Register for an account

X

Enter your name and email address below.

Your email address is used to log in and will not be shared or sold. Read our privacy policy.

X

Website access code

Enter your access code into the form field below.

If you are a Zinio, Nook, Kindle, Apple, or Google Play subscriber, you can enter your website access code to gain subscriber access. Your website access code is located in the upper right corner of the Table of Contents page of your digital edition.

Health

Why a Primate's Sexy Smell Only Works on Non-Relatives

DiscoblogBy Joseph CalamiaAugust 5, 2010 1:06 AM

Newsletter

Sign up for our email newsletter for the latest science news

mandrill.gif

Want to attract a good mate and ward off unknown relations? Secrete a smelly substance from that gland on your chest and rub it all over. At least that's what a mandrill might do: A recent study suggests that the baboon-like primates may use their smelly secretions to distinguish compatible mates from family. After taking swabs from mandrill sternal glands, researchers genotyped each sample to determine the monkey's major histocompatibility complex (MHC)--a unique genetic signature related to the animal's immune system. They also, using a sorting technique called gas chromatography–mass spectrometry, determined each secretion's chemical makeup, and thus its stink bouquet. As the study's leader Leslie Knapp of Cambridge University told the BBC, more "genetically diverse" mandrills, i.e. unrelated, have different MHCs and chemically-speaking different scents:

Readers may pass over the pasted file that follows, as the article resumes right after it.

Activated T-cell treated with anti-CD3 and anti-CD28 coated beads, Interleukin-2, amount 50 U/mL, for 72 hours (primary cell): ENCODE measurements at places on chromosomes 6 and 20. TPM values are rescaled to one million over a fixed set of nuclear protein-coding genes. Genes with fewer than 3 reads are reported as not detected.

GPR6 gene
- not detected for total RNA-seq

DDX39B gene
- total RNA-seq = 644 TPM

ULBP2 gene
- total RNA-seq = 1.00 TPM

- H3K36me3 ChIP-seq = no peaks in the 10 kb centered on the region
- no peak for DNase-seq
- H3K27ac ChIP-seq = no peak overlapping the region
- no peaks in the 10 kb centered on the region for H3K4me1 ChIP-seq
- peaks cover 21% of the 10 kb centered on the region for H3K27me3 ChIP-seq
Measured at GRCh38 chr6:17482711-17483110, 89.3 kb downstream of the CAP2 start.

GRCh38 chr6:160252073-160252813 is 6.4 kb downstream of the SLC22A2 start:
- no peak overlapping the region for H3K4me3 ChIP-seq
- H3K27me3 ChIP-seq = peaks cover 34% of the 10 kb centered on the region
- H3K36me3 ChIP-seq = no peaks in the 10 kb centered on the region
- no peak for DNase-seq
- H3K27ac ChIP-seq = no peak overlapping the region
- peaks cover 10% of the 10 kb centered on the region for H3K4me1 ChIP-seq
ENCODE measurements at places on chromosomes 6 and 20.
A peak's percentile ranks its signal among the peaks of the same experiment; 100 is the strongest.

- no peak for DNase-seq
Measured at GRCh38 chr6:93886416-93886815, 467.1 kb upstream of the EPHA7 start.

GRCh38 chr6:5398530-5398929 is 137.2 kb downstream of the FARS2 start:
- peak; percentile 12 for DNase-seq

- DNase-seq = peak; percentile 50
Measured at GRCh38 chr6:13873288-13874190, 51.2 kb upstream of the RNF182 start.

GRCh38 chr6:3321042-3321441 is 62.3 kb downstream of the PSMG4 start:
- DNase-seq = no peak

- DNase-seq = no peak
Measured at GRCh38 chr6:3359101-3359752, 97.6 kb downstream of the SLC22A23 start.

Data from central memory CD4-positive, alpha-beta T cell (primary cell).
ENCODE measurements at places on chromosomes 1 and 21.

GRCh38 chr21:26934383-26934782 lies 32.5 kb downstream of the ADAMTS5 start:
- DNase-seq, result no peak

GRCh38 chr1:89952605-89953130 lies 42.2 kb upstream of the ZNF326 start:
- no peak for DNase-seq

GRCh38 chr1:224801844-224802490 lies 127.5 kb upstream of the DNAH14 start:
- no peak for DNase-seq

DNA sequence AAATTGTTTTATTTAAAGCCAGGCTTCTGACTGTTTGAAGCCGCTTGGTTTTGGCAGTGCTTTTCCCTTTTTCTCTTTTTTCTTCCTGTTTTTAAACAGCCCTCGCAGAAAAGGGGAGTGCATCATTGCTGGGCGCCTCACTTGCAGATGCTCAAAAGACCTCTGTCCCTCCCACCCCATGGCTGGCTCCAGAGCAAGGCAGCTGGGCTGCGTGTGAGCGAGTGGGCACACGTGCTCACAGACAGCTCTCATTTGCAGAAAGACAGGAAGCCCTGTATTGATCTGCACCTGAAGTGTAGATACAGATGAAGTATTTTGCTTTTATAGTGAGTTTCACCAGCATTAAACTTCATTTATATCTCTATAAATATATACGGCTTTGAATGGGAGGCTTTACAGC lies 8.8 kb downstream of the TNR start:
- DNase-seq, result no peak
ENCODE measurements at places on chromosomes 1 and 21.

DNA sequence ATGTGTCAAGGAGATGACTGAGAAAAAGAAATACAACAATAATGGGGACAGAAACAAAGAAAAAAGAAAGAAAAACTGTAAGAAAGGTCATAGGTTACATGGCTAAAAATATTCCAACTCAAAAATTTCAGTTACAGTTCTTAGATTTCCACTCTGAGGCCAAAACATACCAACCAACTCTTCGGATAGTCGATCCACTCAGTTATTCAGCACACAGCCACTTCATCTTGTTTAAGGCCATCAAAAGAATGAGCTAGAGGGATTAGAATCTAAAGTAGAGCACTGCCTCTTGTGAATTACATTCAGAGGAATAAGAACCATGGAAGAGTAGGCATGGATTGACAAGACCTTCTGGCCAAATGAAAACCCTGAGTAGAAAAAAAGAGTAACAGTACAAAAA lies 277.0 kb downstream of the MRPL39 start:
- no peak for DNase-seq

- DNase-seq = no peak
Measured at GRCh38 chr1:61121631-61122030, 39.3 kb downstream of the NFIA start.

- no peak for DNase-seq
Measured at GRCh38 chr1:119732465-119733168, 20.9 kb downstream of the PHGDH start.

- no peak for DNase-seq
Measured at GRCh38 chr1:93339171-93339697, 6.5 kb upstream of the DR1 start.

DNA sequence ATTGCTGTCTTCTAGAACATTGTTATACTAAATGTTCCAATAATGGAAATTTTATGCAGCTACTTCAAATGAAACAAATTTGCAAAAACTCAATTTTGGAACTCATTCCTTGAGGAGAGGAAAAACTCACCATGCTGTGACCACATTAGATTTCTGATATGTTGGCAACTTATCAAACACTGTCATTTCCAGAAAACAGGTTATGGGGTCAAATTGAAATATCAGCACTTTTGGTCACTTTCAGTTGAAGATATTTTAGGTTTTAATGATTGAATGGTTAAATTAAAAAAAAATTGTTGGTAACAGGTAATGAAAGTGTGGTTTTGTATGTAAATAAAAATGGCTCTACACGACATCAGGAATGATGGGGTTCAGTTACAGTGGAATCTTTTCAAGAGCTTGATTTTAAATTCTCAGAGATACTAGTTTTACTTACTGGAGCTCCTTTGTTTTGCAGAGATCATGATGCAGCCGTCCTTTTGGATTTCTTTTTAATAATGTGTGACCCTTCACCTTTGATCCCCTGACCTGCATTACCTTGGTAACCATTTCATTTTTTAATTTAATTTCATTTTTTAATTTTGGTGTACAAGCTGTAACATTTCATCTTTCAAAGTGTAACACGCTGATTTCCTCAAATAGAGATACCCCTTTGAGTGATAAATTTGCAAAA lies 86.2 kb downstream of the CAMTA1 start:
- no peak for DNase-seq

"[I]t seems that the odour is something that tells us some really important things about the genes of a mandrill."

If this all sounds familiar, perhaps that's because some researchers have said the same thing about humans. We somehow--even though researchers can't seem to pin down human pheromones--seem to pick out one another's genetic diversity when sniffing out good mates. Related studies have even examined whether birth control messes with our and animal's don't-mate-with-me-cousin beacons, which could hypothetically lead to inbreeding. As Knapp told the BBC, the animal's colorful face markings also seem important for attracting mates and communicating status. But to complicate matters on our end of the primate family tree, another recent study hinted that, for humans, faces that resemble our own or our parents' drive us wild, narcissistic lot that we are. Related content: Discoblog: You Think You (And Your Parents) Are Hot Discoblog: Can Pheromone Body Wash Make You More Desirable? Discoblog: The Nose Knows: Men’s Sweat Smells Like Cheese, Women’s Like Onions Discoblog: Attention Women: You Can Sniff Out a Man’s Sexual Intentions

Image: Wikimedia / Robert Young

3 Free Articles Left

Want it all? Get unlimited access when you subscribe.

Subscribe

Already a subscriber? Register or Log In

Want unlimited access?

Subscribe today and save 70%

Subscribe

Already a subscriber? Register or Log In